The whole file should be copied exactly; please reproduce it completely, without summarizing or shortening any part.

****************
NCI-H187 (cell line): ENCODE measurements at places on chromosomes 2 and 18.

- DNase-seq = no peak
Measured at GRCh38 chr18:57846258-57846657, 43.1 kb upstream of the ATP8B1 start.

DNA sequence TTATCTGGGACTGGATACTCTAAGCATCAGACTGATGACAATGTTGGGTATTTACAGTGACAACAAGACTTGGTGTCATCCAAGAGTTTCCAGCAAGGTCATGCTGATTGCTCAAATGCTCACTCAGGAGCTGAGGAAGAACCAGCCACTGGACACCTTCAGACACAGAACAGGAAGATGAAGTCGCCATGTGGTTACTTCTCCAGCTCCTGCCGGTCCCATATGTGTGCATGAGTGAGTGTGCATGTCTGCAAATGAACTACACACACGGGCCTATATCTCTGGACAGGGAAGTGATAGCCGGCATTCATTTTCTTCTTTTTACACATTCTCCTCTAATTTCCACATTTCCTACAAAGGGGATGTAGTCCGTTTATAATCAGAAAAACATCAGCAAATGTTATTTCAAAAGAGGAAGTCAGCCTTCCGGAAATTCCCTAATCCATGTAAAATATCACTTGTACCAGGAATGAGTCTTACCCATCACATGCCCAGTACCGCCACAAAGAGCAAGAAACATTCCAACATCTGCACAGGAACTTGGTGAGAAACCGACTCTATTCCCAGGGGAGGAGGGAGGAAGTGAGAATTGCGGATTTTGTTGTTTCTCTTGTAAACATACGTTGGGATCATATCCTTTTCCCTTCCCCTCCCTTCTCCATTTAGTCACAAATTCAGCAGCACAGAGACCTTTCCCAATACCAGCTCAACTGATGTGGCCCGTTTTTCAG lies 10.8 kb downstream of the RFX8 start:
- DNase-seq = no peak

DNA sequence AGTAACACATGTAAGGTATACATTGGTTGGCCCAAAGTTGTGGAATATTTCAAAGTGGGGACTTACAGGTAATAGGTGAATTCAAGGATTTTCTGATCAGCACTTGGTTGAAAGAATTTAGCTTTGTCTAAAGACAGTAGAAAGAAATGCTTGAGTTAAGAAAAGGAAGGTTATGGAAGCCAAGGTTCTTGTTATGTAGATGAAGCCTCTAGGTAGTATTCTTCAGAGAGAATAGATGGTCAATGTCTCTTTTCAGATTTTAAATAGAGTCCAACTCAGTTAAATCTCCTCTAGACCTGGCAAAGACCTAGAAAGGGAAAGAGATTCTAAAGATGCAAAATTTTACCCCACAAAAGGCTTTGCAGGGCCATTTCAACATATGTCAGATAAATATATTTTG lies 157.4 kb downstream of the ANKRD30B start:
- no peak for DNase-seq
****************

NCI-H187 (cell line): ENCODE measurements at places on chromosomes 2 and 18.

- DNase-seq = no peak
Measured at GRCh38 chr18:57846258-57846657, 43.1 kb upstream of the ATP8B1 start.

DNA sequence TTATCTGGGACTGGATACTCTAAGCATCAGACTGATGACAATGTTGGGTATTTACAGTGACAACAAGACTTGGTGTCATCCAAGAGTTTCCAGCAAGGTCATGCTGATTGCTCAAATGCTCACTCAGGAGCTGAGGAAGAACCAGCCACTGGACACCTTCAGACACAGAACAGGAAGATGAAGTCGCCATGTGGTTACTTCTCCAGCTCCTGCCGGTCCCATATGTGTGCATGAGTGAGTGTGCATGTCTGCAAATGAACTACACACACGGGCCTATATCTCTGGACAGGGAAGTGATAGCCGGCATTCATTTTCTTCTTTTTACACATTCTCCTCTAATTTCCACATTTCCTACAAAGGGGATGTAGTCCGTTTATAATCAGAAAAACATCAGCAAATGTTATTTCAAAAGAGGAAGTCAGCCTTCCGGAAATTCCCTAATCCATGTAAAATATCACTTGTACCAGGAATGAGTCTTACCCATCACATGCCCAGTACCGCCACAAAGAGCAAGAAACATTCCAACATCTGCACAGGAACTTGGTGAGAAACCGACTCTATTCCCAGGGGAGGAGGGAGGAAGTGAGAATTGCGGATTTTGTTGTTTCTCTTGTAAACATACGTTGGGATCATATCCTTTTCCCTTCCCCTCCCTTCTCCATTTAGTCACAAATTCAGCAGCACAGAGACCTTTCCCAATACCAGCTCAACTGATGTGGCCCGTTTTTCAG lies 10.8 kb downstream of the RFX8 start:
- DNase-seq = no peak

DNA sequence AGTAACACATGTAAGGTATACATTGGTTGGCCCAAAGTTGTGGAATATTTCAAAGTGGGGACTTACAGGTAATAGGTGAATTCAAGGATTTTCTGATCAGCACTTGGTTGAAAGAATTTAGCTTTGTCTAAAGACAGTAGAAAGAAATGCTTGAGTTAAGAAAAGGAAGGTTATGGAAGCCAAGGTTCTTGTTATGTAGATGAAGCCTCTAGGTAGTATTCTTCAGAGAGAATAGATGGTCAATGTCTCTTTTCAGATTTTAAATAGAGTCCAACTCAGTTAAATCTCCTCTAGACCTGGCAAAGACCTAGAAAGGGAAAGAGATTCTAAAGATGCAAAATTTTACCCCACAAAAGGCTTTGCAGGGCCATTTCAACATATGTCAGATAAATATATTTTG lies 157.4 kb downstream of the ANKRD30B start:
- no peak for DNase-seq